It’s been wonderful; a far cry from the cities in the UK we lived, and even the tourist bustle of Playa Blanca in Lanzarote, where we lived previously.
The only cars ever to pass our house were a Landrover a couple of times a year when its owner wanted to inspect his almond trees, or the occasional electricity engineer.
“That sounds like heaven. Why would you ever want to move?” I hear you say. Well yes, it really has been idyllic and we have been very happy there. But for the past couple of years, I’ve been feeling a little isolated. I don’t drive, so was reliant upon Alan taking me places, or asking friends for lifts. I’m a social animal – happiest when I can sashay off to meet friends for a bite to eat, or a cheeky Vino Collapso. When Alan’s car needed some major work a couple of years ago, we felt almost trapped. It’s a few kilometres to the nearest shop or bar – and that’s not fun when you’re carrying bottles of water or bags of potatoes… especially in the searing Spanish summer temperatures.
Luckily, we were renting the property – so when we first started talking about moving…. we had no property chain to concern ourselves with – we could explore at our leisure. One thing was for certain – we wanted a typically Spanish town or village… with a little supermarket on our doorstep and a bit of life going on.
The search begins
We looked at loads of places and didn’t even leave Almeria. Whitewashed villages are ten a penny in Spain – it’s one of the things I love most about this country… there is always something stunning around the next corner or over the next mountain. But as much as we explored… there didn’t seem to be anywhere that ticked all of our boxes. We were starting to think we’d need to explore further afield. Alan did mumble something about Aragon and Galicia – but those places are green for a reason – it rains… a lot! Not my idea of fun.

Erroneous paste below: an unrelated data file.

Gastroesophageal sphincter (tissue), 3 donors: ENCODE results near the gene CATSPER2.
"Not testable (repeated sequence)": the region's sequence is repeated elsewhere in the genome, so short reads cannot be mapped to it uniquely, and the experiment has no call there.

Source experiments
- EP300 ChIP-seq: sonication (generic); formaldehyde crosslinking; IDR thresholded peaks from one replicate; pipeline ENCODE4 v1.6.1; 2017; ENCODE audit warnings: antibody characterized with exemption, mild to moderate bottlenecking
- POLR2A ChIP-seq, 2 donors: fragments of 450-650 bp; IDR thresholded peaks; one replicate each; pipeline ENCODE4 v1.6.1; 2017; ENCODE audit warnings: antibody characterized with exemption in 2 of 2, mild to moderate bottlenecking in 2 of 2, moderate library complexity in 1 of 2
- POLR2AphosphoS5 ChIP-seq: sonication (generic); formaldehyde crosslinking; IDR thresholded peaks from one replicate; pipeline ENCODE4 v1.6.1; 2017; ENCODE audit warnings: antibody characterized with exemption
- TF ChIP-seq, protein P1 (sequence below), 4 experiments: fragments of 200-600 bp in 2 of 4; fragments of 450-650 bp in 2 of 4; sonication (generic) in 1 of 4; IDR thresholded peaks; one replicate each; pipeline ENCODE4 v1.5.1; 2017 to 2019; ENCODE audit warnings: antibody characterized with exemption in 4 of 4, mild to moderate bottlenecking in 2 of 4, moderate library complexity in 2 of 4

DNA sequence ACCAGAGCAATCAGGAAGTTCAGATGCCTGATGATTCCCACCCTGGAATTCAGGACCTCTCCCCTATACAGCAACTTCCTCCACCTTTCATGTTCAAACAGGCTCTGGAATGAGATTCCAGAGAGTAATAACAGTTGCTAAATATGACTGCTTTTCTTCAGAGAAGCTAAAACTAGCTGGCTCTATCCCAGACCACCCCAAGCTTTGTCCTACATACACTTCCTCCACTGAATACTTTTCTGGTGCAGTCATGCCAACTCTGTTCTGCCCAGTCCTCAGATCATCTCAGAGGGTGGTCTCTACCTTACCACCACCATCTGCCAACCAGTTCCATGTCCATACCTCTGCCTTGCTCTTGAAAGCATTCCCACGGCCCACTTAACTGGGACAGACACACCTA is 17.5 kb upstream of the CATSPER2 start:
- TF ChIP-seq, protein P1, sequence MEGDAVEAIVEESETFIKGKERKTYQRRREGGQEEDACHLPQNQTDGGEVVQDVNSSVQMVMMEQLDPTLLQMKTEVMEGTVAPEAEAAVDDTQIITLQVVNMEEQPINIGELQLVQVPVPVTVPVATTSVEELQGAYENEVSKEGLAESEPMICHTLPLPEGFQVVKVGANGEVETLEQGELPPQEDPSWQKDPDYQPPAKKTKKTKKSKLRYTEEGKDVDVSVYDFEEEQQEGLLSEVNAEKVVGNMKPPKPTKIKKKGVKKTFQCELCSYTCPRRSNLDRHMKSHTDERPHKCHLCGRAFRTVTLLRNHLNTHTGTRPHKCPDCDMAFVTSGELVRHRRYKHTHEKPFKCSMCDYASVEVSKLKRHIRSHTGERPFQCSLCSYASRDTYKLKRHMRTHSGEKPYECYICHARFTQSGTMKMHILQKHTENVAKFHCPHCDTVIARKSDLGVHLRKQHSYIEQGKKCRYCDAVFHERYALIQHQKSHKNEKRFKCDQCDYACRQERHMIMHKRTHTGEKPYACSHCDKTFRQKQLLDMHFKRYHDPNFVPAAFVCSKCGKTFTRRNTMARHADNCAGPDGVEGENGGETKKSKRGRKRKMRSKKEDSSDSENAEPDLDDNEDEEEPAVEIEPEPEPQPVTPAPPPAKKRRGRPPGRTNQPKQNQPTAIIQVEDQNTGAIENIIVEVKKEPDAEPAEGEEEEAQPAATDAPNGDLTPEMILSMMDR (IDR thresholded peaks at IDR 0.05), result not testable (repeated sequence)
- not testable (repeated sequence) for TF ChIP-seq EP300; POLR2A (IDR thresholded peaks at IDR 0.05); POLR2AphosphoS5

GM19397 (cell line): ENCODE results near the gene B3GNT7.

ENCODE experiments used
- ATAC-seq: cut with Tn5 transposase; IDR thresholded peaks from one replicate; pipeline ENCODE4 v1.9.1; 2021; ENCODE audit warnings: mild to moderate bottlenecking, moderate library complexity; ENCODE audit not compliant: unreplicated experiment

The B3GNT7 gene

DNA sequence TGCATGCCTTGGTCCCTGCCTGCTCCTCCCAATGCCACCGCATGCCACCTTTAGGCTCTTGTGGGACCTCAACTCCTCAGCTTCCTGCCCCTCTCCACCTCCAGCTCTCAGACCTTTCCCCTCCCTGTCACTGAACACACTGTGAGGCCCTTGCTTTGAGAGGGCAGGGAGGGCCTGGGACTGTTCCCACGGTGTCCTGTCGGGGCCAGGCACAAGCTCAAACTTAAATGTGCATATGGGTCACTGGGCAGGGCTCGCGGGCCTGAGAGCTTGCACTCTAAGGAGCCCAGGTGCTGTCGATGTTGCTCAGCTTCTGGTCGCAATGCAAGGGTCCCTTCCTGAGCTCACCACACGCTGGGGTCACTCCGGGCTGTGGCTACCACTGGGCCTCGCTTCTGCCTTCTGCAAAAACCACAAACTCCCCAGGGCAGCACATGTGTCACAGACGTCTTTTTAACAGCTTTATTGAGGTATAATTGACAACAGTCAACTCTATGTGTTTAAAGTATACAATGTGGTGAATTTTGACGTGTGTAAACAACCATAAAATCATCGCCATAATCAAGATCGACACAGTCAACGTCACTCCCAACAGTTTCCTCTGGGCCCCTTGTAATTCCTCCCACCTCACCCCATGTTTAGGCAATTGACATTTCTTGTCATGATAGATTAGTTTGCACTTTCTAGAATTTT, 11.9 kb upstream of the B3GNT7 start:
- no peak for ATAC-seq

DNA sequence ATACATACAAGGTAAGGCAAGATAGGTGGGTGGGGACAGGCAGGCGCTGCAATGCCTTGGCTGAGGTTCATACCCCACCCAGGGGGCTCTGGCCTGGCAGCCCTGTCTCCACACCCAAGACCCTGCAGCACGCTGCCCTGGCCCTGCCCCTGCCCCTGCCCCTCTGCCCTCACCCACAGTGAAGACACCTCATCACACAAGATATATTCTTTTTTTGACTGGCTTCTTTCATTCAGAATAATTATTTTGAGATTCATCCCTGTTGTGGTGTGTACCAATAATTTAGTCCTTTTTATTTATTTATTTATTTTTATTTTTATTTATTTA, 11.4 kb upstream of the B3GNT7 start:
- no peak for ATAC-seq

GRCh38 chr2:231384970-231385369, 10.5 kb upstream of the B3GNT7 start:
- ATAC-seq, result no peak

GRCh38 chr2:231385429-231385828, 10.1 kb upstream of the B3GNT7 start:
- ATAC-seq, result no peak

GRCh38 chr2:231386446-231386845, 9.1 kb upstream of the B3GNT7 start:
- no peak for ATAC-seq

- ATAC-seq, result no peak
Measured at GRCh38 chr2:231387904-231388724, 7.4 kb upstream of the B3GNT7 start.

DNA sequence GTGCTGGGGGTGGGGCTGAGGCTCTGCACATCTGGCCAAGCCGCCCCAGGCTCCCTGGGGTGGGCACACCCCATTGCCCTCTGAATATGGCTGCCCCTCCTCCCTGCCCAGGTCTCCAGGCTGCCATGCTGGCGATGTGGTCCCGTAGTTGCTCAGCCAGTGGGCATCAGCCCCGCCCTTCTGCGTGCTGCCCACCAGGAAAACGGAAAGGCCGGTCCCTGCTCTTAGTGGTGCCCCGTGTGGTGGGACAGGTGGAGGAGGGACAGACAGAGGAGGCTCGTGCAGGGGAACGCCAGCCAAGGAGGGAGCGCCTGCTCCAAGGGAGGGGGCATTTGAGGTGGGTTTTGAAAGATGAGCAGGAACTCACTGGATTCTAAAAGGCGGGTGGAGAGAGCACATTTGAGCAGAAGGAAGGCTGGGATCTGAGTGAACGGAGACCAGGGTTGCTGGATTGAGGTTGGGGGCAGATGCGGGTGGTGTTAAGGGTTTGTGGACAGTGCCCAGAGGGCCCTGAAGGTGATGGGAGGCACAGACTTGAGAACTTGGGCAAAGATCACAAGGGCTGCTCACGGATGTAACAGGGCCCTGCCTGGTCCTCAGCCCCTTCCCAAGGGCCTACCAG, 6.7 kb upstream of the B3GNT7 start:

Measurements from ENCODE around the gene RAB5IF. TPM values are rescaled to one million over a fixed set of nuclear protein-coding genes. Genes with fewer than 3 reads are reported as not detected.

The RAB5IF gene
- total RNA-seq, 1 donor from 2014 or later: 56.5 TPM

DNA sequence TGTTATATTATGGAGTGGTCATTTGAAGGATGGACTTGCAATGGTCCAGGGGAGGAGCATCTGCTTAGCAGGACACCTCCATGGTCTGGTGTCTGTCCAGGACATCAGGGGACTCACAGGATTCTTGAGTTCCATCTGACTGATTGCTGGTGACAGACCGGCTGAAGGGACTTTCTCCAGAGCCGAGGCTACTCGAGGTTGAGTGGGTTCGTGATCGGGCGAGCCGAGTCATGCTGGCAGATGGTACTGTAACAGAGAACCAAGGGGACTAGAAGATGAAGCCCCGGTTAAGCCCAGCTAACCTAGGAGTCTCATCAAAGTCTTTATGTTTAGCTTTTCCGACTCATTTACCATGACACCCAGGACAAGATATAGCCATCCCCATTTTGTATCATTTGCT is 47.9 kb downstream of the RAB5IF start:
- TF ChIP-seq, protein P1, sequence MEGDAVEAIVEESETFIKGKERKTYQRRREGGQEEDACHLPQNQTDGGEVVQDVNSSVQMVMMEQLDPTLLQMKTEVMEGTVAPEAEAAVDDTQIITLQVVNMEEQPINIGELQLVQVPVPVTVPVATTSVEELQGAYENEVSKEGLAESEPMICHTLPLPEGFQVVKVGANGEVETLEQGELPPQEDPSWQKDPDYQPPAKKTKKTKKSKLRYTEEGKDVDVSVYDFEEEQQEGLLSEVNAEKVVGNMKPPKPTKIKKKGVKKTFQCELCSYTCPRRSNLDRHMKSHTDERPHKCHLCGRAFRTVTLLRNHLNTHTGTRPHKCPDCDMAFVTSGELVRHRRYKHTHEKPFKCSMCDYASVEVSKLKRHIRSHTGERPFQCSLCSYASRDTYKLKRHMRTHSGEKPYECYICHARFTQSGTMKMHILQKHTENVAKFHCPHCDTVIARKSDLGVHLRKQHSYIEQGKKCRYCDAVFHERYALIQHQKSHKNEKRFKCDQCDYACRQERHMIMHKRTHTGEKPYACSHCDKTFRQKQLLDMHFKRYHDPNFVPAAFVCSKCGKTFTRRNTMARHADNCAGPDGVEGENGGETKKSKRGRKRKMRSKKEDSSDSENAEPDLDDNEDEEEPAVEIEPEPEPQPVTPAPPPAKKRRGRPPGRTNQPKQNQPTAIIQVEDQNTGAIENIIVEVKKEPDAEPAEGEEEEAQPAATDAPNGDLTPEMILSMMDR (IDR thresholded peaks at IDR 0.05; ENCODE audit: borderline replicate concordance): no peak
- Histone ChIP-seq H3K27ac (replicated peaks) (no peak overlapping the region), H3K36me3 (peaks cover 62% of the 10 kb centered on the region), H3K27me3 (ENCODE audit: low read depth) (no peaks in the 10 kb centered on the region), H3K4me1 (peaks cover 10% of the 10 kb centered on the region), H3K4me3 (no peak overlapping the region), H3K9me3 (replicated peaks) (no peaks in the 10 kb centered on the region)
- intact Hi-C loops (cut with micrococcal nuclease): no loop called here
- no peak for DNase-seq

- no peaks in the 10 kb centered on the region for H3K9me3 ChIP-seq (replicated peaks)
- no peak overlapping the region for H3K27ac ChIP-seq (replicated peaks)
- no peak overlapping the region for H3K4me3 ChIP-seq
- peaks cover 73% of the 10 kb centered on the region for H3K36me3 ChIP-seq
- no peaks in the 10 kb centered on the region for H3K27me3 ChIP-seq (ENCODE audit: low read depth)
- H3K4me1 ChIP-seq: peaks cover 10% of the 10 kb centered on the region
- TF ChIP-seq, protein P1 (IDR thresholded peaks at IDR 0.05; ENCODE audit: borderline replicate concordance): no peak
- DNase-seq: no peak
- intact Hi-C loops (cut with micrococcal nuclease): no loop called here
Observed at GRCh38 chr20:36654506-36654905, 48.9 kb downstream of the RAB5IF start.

Because we were in no hurry to move – we were able to take our time and find somewhere just perfect for what WE wanted. A couple of shops, a couple of bars, good motorway access (for airports) and somewhere really friendly too.
In March, Alan surprised me with a mini-break (we always try to get away for even one night when Alan’s Dad is here and able to dogsit). He had a look at the hotels available for one night within an hour’s drive… and found Hotel Rural Velad de Abyadh in Velez-Blanco. So off we trotted.
Despite only spending 24 hours in this little town, we were bowled over by its beauty and friendliness. I mean seriously – it even has a castle on the hill, a monastery, some nice restaurants, a bustling weekly market, a post office, chemist, doctor’s surgery, police stations, three or four supermarkets and a sprinkling of bars – all within a town of just 2000 souls.
We were sat outside Bar la Sociedad in the town square, having the obligatory glass of something chilled… and after having about the fifteenth chat to a passerby… we looked at each other and smiled. We knew we’d found where we wanted to be. It seemed to have everything we wanted.